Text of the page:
Dunham joins other undrafted players the Yankees have signed since the Draft:

Carson Coleman, a RHP from Kentucky
Ocean Gabonia, a RHP from Everett Community College
Trevor Holloway, a RHP from Central Florida
Jarod Lessar, a RHP from BYU

What You Need To Know About Baseball in 2020

Major League Baseball will be back for the 2020 season, here is what you need to know:

- Spring Training v2 starts on July 1st with players reporting. Actual camp begins July 3rd. Players have to arrive two days early for coronavirus testing. Spring training will take place in team's home cities.

- The regular season starts on July 23rd or 24th.

- No expanded playoffs.

- Players will be able to opt out of the 2020 season and receive full service time if the players are at high risk of contracting the coronavirus, or if they live with a spouse who is at a high-risk, or pregnant).

- 60 game season including 40 games within your own division, and 20 games against your geographical counterpart in the other league. AL East plays NL East, etc.

- Universal DH for both leagues will be implemented.

- 10-Day DL for all players, and there will be a COVID-19 DL with no specific timetable for return. 60-Day DL has been cut to 45 days for severely injured players.

- Trade deadline day is August 31st.

- Rosters are 60 players deep and are expected to be finalized by Sunday, June 28th.

- Each team can carry three "taxicab players" with them at all times, but one must be a catcher.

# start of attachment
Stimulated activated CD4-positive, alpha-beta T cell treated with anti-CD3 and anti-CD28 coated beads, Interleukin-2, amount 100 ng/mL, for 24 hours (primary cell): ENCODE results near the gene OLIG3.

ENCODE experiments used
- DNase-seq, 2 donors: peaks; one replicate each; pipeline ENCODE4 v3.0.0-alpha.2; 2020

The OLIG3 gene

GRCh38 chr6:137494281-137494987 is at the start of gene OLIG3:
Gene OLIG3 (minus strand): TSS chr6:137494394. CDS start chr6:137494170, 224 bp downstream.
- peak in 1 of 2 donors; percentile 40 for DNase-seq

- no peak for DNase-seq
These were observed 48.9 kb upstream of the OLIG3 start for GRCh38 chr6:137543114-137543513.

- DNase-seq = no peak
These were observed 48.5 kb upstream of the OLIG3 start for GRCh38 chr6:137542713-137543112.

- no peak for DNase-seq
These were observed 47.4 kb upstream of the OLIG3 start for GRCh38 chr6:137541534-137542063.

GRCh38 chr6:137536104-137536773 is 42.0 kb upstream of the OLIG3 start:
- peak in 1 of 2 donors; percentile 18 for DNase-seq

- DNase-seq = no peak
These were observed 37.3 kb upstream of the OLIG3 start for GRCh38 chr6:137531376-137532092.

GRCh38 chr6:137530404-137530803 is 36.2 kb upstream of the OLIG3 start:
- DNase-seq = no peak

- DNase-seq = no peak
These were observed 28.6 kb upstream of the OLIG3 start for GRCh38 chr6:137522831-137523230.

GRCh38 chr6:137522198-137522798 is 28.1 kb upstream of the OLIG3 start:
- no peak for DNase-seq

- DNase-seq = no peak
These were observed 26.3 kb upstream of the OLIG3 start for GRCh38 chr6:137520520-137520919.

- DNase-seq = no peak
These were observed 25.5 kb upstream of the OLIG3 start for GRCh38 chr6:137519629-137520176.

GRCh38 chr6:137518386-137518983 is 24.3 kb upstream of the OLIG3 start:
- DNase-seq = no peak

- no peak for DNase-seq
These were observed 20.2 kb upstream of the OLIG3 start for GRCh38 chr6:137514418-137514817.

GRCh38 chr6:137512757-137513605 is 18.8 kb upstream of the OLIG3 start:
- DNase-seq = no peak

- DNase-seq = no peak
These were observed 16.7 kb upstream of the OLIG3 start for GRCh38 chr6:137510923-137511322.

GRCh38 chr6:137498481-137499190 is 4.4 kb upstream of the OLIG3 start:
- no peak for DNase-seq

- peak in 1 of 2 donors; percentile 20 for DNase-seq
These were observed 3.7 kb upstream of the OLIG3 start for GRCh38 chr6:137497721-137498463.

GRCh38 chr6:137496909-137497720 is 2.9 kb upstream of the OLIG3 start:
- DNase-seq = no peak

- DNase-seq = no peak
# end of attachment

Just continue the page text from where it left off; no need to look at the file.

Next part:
- Teams can invite all 60 players to spring camps, but can send up to 20 to "alternate sites."

- Players have to be added to the MLB roster by 9/15 to be eligible for the postseason.

- The league is considering having two full "emergency teams" that will be paid $400 a week as an emergency pool. Teams will have to pay the Nashville team to sign any of their players.

- Starting in the 10th inning, every team will start with a runner on 2nd base for extra innings. This would only apply for the regular season and not for the postseason.

More to come as it gets released, but baseball IS happening in 2020. It's still Cole World, and it's still the Yankees World Series to lose.

The World Series is Back On in New York!

Welcome back to the blog!

As I am sure most everyone has heard, baseball is back for the 2020 season. Despite the concerns surrounding the country right now, including COVID-19, Major League Baseball and the Players Union have agreed to a 60-game season here in 2020. The 2020 season will be unlike any other that any of have seen during our lifetime, and not just because the number of games being played is significantly less than the usual 162-game marathon. The universal DH will be making its way to the league, giving the National League their first real taste of the designated hitter. Also, there will be a schedule change that will include 40 games within your own division and 20 games against teams in the NL that share your divisional alignment (The AL East plays the NL East, the AL Central plays the NL Central, the AL West plays the NL West). The Yankees will play 10 games each against the Baltimore Orioles, the Boston Red Sox, the Toronto Blue Jays and the Tampa Bay Rays while they will also play 4 games each against the Atlanta Braves, the New York Mets, the Miami Marlins, the Philadelphia Phillies, and the defending World Series Champion Washington Nationals.

There will be no expanded playoffs, and whether anyone likes it or not... the World Series WILL count for 2020. It's in the record books, deal with it. No asterisk. Wouldn't be an asterisk if the Red Sox, Astros, or Mets won it, so there won't be one when the Yankees win it. Deal with it and save your tears.

I am so excited to be back, ladies and gents. The game needed this, in some opinions the country needed this, and I really, REALLY needed this.